Retiring Mugabe

At least for purposes of public consumption, southern Africa’s political leaders continue to stand by Zimbabwe’s President Robert Mugabe, despite his country’s ever-deepening economic crisis, which is directly attributable to his tyrannical rule. Indeed, years of economic mismanagement have produced an unemployment rate of 80%, with annual inflation nearing 5,000%.

Though Zimbabwe was once known as “the breadbasket of Africa,” many of its citizens now go hungry and depend on international food donations for survival. About 3,000 people flee the country every day, often risking their lives when crossing the crocodile-infested Limpopo River – celebrated in Kipling’s tale of “How the Elephant Got Its Trunk” – and scaling a border fence to enter South Africa.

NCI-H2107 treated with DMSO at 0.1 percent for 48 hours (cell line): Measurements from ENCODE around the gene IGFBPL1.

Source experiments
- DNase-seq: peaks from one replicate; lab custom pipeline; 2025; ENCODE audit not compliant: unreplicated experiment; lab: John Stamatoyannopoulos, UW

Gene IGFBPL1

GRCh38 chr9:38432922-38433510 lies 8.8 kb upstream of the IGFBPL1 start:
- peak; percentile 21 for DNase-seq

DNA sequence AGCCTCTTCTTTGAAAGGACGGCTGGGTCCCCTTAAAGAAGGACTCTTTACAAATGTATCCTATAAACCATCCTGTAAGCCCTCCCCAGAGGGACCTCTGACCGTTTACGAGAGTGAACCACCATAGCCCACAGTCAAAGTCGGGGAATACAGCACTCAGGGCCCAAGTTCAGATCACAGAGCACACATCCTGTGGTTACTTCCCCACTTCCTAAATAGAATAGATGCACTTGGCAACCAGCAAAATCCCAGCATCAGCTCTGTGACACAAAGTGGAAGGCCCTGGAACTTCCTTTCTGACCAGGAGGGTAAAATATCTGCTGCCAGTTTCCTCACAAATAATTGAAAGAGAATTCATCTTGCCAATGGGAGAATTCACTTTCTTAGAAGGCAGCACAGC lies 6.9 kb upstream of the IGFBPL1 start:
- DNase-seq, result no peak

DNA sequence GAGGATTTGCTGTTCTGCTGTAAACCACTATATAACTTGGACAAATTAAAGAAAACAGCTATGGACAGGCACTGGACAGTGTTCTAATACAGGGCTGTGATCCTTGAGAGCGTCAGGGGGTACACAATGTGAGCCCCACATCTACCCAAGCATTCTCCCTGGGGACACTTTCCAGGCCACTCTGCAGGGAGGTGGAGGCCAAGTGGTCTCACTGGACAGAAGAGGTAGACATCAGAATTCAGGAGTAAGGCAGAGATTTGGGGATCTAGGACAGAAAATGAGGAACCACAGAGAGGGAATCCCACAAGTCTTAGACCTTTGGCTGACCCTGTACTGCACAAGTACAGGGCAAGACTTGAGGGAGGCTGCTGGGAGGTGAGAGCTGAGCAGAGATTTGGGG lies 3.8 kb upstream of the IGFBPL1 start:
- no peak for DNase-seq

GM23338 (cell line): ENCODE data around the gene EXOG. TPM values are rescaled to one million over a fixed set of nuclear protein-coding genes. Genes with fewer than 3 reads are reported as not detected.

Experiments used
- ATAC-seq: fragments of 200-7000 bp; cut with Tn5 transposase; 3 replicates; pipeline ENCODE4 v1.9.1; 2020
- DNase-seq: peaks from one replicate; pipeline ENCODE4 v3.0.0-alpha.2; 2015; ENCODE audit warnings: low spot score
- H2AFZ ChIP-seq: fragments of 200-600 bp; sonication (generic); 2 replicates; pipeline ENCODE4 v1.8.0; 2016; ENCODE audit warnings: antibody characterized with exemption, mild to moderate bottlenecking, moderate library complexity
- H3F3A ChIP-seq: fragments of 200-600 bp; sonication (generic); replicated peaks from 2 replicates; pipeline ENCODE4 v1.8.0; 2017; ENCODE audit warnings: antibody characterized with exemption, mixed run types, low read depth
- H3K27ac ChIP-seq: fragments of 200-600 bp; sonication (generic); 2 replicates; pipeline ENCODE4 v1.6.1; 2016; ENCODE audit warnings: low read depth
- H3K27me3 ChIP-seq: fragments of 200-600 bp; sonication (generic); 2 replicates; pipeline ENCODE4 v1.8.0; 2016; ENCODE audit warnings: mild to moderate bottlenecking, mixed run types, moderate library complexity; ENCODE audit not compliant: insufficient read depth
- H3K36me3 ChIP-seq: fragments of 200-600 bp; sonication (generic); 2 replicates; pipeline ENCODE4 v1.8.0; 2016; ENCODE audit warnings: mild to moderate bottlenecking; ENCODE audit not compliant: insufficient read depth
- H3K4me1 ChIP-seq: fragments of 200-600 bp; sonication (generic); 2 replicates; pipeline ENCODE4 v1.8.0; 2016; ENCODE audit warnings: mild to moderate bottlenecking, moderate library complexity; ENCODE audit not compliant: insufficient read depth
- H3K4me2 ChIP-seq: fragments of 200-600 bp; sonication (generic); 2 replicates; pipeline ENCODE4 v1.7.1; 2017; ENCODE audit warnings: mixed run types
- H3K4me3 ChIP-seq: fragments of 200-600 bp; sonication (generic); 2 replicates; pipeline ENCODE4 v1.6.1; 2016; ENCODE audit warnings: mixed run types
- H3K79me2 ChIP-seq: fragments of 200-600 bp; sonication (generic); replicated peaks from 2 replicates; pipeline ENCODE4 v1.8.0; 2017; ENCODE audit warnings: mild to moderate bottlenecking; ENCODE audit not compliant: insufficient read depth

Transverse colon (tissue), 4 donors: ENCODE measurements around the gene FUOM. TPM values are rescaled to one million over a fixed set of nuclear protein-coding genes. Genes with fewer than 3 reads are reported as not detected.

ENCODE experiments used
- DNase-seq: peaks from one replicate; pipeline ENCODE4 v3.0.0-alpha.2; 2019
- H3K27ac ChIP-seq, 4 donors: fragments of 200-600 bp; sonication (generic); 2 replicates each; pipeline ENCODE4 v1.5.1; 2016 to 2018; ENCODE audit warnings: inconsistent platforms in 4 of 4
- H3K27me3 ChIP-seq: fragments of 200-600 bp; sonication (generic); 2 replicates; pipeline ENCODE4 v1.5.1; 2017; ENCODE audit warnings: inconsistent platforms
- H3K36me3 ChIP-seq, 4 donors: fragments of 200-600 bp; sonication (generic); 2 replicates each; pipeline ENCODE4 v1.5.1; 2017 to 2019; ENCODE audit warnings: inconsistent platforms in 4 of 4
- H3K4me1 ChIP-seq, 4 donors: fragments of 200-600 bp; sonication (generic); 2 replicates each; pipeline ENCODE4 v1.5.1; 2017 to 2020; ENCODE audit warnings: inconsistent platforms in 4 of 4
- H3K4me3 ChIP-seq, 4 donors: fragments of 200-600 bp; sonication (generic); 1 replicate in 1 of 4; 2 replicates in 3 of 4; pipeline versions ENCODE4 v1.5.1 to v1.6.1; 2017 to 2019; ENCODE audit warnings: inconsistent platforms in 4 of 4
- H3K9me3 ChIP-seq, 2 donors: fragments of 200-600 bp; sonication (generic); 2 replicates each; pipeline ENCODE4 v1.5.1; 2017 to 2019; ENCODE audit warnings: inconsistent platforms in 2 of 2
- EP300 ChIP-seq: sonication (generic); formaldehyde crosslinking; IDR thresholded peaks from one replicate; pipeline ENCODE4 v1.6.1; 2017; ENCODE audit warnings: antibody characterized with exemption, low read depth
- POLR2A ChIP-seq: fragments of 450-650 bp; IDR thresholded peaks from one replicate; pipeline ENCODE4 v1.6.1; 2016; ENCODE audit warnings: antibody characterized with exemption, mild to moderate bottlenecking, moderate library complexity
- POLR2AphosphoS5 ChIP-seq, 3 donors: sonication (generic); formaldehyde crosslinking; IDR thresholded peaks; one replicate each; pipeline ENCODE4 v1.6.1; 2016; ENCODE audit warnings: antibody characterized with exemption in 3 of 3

By now, emigration is more than three million, about a quarter of the population. Yet when Mugabe was introduced at the most recent meeting of the Southern African Development Community (SADC) in Zambia’s capital, Lusaka, his fellow heads of state heartily applauded him.

There are reports that, behind the scenes, things are different. South African President Thabo Mbeki is said to be trying to negotiate a way for Mugabe to leave the scene. Yet there have been similar rumors before, and it is difficult to know whether Mbeki and the other southern African leaders are finally willing to tell Mugabe that he must go. Up to now, paying their respects to him as a revolutionary leader, and catering to his megalomania, has been more important to them than alleviating the suffering of Zimbabwe’s people.